First comes love, then comes marriage, then comes the divorce lawyers? Sadly, it’s what happens in 50% of marriages in North America. While irreconcilable differences are often cited as the cause for a divorce, I suspect if finances were an option, it would be a popular choice.

Having met with hundreds of couples throughout my twenty years as a financial advisor, I’ve seen how a lack of communication about money can cause significant problems in a marriage.

Sometimes the damage had seeped into other areas of their marriage and couldn’t be undone. Other times the act of setting financial goals together saved their relationship and put them back on track.

5 Important Reasons for Married Couples to Set Financial Goals

When you made your vows, particularly “for richer, for poorer” to one another, I have no doubt that you meant it. But over time, a lack of communication can cause significant problems in a marriage, even a relatively happy one. Goal setting is one way to open communication and put you on the same path again.

1. Goals Let You Dream Together

One of the first things I ask my clients, is what do they want their money to do for them. Most of them don’t have a specific answer. I get vague answers of retirement, but no idea as to when or what they want to do. This is your chance to dream together and envision what you want your life to look like now and in the future.

Where do you want to live? Will you have children? When do you want to retire? Why then? Why not earlier or even later? What will you do to occupy your time for the next 20, 30 or 40 years? Travel? Start a business? Do missionary work?

This should be a fun exercise and also give you insight into your spouse. Separately make a list of all the things you’d like to do and then share it with one another. Undoubtedly each of you may come up with a few ideas that don’t resonate while others will surprise and delight you.

Once you identify which ones you mutually want to accomplish together, you have created your goals.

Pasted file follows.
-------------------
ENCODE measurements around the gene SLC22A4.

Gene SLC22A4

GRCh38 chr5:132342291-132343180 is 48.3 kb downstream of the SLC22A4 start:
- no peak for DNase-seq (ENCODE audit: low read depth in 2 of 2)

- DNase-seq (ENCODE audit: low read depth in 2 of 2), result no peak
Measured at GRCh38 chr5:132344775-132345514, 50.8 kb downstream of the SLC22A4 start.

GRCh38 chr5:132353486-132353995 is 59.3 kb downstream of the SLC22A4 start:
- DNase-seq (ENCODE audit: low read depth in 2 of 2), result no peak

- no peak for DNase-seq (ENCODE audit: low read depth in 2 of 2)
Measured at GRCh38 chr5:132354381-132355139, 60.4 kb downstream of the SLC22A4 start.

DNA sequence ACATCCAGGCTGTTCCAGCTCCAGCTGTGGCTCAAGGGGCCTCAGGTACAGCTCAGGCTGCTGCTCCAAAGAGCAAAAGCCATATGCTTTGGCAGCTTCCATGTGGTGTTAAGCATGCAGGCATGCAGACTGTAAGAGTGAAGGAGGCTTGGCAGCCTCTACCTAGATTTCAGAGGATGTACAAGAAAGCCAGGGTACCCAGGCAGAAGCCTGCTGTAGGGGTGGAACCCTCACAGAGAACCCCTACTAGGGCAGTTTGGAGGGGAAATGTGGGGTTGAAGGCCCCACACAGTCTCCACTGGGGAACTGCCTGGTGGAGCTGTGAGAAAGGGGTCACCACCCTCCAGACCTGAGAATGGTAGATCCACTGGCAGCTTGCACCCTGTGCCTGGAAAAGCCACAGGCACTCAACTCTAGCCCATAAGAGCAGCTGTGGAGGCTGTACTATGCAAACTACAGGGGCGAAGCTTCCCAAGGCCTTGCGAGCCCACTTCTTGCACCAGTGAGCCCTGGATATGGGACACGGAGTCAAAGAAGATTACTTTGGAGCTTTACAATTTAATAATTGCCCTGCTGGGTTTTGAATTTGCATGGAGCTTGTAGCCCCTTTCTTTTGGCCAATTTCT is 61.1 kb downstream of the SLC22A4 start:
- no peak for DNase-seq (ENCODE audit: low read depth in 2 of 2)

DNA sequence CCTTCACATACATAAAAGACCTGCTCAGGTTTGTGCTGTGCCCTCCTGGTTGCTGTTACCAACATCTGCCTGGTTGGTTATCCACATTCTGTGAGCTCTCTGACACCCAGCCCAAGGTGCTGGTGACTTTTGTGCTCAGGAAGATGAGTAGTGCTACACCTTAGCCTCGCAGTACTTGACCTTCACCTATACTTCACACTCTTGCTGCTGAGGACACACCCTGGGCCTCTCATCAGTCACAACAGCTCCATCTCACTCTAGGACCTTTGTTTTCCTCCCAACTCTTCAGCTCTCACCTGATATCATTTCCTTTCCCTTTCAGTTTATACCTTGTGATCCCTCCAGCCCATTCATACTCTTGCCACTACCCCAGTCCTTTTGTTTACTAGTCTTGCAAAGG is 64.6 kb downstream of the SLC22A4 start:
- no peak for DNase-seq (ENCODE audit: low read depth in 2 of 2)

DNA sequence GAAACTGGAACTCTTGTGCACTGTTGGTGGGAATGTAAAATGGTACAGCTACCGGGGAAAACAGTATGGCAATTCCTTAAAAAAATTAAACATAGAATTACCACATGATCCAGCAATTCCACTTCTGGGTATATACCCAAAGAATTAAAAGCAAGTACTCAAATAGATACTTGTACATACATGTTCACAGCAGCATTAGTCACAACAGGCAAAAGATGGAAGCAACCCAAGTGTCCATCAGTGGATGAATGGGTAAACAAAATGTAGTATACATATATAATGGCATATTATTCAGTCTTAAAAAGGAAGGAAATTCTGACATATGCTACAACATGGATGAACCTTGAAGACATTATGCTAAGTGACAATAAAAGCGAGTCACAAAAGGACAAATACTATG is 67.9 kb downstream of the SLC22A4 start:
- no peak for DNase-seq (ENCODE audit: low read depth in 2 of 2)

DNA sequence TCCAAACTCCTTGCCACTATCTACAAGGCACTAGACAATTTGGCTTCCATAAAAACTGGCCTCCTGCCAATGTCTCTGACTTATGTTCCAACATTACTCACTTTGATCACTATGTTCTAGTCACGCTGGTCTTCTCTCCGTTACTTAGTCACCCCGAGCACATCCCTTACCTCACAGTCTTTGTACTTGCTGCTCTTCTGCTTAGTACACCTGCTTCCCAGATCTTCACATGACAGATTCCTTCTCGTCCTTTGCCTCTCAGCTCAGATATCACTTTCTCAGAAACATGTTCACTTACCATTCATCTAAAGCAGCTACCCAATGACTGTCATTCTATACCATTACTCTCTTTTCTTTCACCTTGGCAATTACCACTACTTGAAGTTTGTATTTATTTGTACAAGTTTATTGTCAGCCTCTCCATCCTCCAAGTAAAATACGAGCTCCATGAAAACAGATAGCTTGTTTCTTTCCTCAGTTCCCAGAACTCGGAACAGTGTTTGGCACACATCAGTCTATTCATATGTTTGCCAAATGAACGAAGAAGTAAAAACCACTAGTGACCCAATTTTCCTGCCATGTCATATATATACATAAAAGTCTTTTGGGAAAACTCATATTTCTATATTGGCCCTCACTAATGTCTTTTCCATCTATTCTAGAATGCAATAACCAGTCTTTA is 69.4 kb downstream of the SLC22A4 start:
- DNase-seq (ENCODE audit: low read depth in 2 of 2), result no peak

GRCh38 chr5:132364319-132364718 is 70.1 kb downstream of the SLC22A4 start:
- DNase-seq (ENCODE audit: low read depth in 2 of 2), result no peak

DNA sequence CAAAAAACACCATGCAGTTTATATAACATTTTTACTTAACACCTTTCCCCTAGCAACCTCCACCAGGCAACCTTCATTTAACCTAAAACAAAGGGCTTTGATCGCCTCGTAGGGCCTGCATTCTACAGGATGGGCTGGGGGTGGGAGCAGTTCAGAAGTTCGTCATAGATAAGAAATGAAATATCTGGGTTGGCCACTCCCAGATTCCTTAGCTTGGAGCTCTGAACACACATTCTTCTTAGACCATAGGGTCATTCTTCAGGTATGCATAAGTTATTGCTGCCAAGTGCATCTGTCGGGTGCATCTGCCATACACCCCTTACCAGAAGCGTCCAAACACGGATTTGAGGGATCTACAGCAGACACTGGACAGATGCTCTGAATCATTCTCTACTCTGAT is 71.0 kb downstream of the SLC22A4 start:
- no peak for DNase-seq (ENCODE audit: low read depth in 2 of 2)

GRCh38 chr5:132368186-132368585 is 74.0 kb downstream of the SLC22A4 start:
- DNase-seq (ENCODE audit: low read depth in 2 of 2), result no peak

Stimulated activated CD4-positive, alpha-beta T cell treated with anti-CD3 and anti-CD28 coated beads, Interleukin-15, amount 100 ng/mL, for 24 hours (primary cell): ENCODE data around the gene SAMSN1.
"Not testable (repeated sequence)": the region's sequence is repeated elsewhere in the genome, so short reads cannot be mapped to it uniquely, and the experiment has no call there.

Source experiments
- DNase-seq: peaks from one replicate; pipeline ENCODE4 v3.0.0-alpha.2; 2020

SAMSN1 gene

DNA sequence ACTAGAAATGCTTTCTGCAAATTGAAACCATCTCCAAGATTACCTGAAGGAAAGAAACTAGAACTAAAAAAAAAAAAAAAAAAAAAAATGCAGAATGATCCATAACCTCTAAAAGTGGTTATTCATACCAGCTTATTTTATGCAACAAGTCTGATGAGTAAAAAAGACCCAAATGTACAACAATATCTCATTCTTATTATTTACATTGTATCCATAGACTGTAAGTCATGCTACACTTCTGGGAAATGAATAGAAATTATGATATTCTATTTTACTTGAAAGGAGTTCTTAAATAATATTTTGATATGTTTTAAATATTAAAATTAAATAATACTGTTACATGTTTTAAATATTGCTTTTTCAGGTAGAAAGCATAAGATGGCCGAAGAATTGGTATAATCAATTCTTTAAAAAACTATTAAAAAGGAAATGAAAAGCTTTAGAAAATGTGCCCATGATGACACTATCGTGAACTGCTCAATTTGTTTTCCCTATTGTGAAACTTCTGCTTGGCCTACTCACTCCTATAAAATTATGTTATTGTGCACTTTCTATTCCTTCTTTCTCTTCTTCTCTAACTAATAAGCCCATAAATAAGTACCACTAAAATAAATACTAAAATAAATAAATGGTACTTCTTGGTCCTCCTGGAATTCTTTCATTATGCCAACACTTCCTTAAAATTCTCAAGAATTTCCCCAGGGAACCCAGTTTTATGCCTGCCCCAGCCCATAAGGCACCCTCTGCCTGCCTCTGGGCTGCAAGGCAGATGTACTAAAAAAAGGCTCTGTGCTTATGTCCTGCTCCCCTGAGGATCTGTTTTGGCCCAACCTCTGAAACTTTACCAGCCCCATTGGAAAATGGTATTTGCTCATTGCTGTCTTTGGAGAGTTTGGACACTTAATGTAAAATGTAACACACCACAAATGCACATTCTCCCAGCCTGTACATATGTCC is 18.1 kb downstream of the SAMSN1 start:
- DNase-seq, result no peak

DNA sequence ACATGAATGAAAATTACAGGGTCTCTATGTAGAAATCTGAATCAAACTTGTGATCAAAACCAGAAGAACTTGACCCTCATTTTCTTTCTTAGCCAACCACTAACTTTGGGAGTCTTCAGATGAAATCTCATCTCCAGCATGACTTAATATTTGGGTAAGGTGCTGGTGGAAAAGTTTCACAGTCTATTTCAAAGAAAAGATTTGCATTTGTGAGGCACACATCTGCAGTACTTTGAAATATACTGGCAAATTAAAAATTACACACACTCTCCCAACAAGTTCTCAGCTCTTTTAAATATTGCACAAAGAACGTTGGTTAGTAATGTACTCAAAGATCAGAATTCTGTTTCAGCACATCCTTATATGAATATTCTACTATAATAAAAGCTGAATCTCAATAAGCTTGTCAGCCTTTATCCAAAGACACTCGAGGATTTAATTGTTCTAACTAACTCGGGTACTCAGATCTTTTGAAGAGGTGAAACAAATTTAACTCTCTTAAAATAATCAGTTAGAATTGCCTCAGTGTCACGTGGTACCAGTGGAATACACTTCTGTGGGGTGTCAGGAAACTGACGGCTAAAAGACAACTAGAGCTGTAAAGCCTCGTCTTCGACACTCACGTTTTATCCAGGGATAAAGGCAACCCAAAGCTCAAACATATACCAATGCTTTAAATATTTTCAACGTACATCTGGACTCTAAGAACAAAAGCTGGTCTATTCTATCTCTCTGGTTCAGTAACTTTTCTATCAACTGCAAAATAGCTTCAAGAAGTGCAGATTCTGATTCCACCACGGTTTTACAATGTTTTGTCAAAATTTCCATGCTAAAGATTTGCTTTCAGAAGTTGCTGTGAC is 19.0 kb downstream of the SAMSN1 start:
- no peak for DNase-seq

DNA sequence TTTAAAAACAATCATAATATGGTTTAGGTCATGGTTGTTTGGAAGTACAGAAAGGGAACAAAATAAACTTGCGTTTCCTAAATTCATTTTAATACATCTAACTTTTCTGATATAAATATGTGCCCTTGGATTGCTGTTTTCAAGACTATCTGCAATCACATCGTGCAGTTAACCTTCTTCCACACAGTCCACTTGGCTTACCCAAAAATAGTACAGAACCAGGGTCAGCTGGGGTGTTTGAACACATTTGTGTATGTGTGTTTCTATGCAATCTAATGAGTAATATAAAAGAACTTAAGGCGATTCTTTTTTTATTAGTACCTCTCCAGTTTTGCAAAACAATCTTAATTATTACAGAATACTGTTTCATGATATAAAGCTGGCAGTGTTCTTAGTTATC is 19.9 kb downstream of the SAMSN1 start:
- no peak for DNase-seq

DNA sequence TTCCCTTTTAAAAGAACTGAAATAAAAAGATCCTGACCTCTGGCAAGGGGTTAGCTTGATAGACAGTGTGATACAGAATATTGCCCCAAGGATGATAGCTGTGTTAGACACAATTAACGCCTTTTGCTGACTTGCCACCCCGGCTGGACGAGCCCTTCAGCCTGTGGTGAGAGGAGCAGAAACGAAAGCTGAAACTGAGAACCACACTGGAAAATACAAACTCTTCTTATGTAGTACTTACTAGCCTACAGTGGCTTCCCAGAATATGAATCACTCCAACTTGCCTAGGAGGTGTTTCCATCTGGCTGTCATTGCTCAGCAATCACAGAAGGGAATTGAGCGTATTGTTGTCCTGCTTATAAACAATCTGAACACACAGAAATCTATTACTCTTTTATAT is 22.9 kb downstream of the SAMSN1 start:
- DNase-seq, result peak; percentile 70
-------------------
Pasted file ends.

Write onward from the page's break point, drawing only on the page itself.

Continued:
2. Goals Give Your Marriage Clarity

In a perfect world, you and your spouse would have similar money philosophies, but the real world doesn’t always work so cleanly. It doesn’t mean a “spender” and a “saver” cannot have a thriving marriage; it just means they have to communicate better. This is where having agreed upon goals can be so helpful.

You both know what you are working towards together. For a “spender”, goals can serve as a good barometer on whether or not you should make a purchase, knowing that purchasing something unneeded has consequences. While a “saver” feels more comfortable spending money on its intended purpose and doesn’t give pushback when it’s time to write the check.

Most importantly, both of you are clear on how you want to use your money and make money decisions to support those goals.

3. Goals Help You Set Responsibilities and Plan for Your Goals

The success of achieving a goal should not fall on one person. Now that you have goals, you can create a plan to achieve them. I suggest you start by tracking your expenses and creating a budget. Be sure to treat the money you set aside for your goals the same way you treat your monthly bills—by paying them first.

For short-term goals, such as vacations, putting your money into a savings account may be suitable, but for long-term goals, like retirement, you will want to consider investing your money.

4. Goals Unite You as a Family

Beyond giving you clarity on how you want to use your money, goals also unite you as a family.

I know for me personally that working towards a common goal with my family and achieving something we care about so deeply keeps everyone motivated and focused. Another benefit is you will no longer dread money talks with your spouse that may have previously led to shouting matches, but instead look forward to revisiting your progress against your goals.

5. Goals Give Us a Reason to Celebrate

There is no better feeling than achieving one of your goals. Whether it’s a dream vacation, a new home or retiring on your terms, celebrate your success and see it as a symbol of your strong marriage. You may have vowed “… until death do us part” and I would also suggest you vow to set goals and celebrate your successes as well.